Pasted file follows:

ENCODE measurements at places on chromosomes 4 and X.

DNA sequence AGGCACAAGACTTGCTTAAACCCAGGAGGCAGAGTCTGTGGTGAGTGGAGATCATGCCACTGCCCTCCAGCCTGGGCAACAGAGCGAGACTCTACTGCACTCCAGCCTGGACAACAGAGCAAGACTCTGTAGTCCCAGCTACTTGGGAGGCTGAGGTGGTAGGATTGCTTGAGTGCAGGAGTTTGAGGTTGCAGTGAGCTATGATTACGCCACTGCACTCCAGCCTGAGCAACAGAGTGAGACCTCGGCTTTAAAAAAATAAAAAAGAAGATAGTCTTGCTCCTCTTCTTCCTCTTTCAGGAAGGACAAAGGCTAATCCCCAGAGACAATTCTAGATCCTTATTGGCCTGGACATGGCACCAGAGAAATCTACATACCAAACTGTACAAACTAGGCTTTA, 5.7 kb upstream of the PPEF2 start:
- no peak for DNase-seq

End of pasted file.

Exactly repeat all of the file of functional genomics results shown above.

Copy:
ENCODE measurements at places on chromosomes 4 and X.

DNA sequence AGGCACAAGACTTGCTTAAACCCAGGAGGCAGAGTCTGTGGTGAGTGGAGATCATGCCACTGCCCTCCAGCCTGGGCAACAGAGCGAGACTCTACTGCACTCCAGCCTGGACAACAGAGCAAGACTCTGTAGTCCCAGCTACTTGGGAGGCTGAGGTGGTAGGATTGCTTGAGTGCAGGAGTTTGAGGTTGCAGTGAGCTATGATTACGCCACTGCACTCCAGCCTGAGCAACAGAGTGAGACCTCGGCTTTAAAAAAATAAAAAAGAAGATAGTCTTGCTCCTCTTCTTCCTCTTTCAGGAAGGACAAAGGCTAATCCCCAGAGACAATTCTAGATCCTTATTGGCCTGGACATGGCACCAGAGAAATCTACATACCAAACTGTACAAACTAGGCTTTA, 5.7 kb upstream of the PPEF2 start:
- no peak for DNase-seq